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Retaining nurses past retirement

23 May 2019
Volume 28 · Issue 10


Sam Foster, Chief Nurse, Oxford University Hospitals, reflects on the opportunities to retain experienced staff and the importance of well-thought-out organisational approaches and clear communication around this issue

Recently, I attended the NHS Improvement alumni conference aimed at the Trusts who were participants in the initial waves of the NHS Improvement Recruitment and Retention Collaborative. It was great to see figures presented at the conference showing that overall nursing turnover rates have fallen from 12.5% to 11.9% since the start of the programme, and although there are some regional differences, nationally, we have not seen this turnover rate since 2014. It was also great to hear peers share case studies on how they had made progress in both recruiting and retaining staff.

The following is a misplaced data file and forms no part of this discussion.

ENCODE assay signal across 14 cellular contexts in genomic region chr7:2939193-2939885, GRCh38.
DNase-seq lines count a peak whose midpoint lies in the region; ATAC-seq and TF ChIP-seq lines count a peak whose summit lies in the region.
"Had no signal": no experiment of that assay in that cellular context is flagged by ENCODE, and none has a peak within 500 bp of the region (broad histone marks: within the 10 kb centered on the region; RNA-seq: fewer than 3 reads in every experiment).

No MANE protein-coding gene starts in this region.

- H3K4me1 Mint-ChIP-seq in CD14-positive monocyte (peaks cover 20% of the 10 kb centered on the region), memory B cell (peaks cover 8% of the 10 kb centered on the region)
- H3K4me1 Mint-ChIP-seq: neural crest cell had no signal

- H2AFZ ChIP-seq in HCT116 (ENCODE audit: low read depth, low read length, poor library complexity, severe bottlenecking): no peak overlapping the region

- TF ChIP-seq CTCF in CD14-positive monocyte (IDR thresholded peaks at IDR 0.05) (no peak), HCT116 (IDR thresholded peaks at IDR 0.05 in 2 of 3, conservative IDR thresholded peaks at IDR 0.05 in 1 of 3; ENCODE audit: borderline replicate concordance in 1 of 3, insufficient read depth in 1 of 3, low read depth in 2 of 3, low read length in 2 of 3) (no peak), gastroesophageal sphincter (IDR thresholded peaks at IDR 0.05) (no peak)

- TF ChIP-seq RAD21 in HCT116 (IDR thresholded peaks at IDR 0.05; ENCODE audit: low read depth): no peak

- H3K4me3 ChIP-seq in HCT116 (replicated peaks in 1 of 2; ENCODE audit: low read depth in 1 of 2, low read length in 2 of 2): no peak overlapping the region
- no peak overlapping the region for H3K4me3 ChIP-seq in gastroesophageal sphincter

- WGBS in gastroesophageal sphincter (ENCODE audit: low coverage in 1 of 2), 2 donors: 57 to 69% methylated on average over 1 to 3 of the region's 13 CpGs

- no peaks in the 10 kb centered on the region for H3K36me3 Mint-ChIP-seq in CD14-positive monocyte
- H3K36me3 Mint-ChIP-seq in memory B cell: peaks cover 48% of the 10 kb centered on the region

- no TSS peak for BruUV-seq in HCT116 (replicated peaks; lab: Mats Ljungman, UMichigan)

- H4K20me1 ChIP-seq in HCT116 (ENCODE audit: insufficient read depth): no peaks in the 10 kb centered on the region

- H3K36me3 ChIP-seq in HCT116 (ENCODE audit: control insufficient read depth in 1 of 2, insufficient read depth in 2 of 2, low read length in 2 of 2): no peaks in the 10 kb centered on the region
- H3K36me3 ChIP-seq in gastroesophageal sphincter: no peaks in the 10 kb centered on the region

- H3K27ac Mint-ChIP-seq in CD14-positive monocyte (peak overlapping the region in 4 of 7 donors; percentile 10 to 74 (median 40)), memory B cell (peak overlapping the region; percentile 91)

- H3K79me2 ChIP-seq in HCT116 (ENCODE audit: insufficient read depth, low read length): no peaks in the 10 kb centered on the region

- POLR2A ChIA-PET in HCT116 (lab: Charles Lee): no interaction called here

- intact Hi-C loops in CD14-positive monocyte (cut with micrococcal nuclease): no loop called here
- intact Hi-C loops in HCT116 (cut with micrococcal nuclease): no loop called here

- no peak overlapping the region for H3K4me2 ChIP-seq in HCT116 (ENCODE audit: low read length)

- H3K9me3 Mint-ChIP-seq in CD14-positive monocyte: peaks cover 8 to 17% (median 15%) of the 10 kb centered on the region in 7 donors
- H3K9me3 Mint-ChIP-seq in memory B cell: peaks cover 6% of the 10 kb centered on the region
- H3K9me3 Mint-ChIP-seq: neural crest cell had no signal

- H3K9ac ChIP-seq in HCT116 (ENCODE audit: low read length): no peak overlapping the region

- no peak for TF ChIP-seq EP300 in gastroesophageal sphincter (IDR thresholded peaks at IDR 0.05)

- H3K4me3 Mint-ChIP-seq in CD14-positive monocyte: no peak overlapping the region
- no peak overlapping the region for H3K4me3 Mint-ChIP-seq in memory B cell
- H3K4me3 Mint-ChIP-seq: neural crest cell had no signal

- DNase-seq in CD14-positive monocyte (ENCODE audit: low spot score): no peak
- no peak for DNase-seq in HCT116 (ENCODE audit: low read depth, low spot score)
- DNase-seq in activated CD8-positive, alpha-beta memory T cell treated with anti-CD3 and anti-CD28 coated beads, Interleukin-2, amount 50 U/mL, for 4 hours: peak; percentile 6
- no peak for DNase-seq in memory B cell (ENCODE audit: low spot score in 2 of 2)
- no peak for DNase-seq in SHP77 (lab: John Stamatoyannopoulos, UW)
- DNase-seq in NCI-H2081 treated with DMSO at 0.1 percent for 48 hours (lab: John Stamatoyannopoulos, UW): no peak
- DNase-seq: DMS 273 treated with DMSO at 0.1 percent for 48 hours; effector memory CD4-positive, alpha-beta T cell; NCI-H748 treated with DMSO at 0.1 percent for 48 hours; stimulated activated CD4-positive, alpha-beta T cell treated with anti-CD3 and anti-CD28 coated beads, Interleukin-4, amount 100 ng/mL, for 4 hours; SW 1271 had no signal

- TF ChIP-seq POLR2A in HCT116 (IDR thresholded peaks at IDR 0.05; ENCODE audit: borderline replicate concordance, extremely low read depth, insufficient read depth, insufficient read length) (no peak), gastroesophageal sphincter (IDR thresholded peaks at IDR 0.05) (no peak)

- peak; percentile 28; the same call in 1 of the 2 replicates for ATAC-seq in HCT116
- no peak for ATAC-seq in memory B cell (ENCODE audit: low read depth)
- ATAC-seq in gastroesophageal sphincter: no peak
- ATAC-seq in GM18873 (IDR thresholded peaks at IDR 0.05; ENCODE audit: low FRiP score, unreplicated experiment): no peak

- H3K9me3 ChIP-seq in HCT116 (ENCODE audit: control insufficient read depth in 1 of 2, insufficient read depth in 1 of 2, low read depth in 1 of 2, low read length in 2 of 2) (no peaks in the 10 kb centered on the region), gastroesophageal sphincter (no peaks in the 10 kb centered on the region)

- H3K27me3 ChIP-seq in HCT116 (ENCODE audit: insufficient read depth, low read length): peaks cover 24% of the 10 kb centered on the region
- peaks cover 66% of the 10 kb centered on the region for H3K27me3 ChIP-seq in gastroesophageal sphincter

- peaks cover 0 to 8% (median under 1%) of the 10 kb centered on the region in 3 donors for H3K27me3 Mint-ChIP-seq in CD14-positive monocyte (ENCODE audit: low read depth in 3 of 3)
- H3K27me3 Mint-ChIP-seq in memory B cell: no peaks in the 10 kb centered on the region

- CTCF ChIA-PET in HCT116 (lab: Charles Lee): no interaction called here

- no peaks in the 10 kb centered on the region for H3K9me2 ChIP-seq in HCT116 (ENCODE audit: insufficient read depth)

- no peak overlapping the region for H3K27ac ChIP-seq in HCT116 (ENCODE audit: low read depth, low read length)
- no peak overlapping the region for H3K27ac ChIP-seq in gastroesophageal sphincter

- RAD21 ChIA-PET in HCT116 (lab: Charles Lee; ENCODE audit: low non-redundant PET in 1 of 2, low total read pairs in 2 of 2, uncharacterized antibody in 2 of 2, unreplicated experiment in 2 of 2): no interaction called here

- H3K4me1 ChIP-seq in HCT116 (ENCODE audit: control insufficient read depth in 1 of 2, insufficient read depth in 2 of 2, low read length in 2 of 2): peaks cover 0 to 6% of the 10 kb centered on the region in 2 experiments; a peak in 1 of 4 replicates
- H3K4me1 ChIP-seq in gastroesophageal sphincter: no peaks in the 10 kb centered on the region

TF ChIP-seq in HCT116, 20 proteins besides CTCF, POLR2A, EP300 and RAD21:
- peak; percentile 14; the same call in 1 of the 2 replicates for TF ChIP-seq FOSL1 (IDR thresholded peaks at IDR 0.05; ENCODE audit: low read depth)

When I consider the age profile of nurses and midwives in my own trust, I recognise that we have an opportunity to recruit these valued people back into roles that are attractive to them and support the ongoing delivery of care, in turn supporting our nursing and midwifery teams.

There were two phrases that consistently came up throughout the day as high impact areas for Trusts to look at: flexible working, which is an area that I wrote about recently in BJN (Foster, 2019), and organisational approaches to retirement.

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